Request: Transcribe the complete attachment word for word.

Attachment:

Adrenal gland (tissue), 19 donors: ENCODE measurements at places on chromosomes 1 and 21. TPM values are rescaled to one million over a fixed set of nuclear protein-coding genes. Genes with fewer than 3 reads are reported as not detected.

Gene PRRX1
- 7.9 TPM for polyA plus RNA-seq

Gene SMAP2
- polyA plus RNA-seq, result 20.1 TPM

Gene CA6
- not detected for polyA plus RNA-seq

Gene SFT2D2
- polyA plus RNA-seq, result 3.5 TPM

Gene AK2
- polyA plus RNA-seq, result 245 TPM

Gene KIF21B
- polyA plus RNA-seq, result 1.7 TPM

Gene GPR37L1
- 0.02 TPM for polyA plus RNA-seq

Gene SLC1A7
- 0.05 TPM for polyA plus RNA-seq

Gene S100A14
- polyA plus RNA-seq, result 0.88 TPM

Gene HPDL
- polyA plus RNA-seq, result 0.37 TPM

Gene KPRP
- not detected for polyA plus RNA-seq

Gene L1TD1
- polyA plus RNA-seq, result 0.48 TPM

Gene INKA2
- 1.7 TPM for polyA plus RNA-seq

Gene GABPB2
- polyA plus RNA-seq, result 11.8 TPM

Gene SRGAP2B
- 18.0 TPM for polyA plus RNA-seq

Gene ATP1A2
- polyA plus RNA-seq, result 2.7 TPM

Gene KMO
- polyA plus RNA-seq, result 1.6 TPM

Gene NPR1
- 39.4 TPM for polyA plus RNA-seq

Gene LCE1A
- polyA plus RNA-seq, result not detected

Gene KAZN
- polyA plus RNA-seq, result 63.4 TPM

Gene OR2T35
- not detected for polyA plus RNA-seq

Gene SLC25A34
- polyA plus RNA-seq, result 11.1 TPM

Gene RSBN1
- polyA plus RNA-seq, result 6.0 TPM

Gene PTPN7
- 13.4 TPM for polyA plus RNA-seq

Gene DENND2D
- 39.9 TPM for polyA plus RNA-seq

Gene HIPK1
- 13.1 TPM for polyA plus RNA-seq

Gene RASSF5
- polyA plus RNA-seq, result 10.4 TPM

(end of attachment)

Adrenal gland (tissue), 19 donors: ENCODE measurements at places on chromosomes 1 and 21. TPM values are rescaled to one million over a fixed set of nuclear protein-coding genes. Genes with fewer than 3 reads are reported as not detected.

Gene PRRX1
- 7.9 TPM for polyA plus RNA-seq

Gene SMAP2
- polyA plus RNA-seq, result 20.1 TPM

Gene CA6
- not detected for polyA plus RNA-seq

Gene SFT2D2
- polyA plus RNA-seq, result 3.5 TPM

Gene AK2
- polyA plus RNA-seq, result 245 TPM

Gene KIF21B
- polyA plus RNA-seq, result 1.7 TPM

Gene GPR37L1
- 0.02 TPM for polyA plus RNA-seq

Gene SLC1A7
- 0.05 TPM for polyA plus RNA-seq

Gene S100A14
- polyA plus RNA-seq, result 0.88 TPM

Gene HPDL
- polyA plus RNA-seq, result 0.37 TPM

Gene KPRP
- not detected for polyA plus RNA-seq

Gene L1TD1
- polyA plus RNA-seq, result 0.48 TPM

Gene INKA2
- 1.7 TPM for polyA plus RNA-seq

Gene GABPB2
- polyA plus RNA-seq, result 11.8 TPM

Gene SRGAP2B
- 18.0 TPM for polyA plus RNA-seq

Gene ATP1A2
- polyA plus RNA-seq, result 2.7 TPM

Gene KMO
- polyA plus RNA-seq, result 1.6 TPM

Gene NPR1
- 39.4 TPM for polyA plus RNA-seq

Gene LCE1A
- polyA plus RNA-seq, result not detected

Gene KAZN
- polyA plus RNA-seq, result 63.4 TPM

Gene OR2T35
- not detected for polyA plus RNA-seq

Gene SLC25A34
- polyA plus RNA-seq, result 11.1 TPM

Gene RSBN1
- polyA plus RNA-seq, result 6.0 TPM

Gene PTPN7
- 13.4 TPM for polyA plus RNA-seq

Gene DENND2D
- 39.9 TPM for polyA plus RNA-seq

Gene HIPK1
- 13.1 TPM for polyA plus RNA-seq

Gene RASSF5
- polyA plus RNA-seq, result 10.4 TPM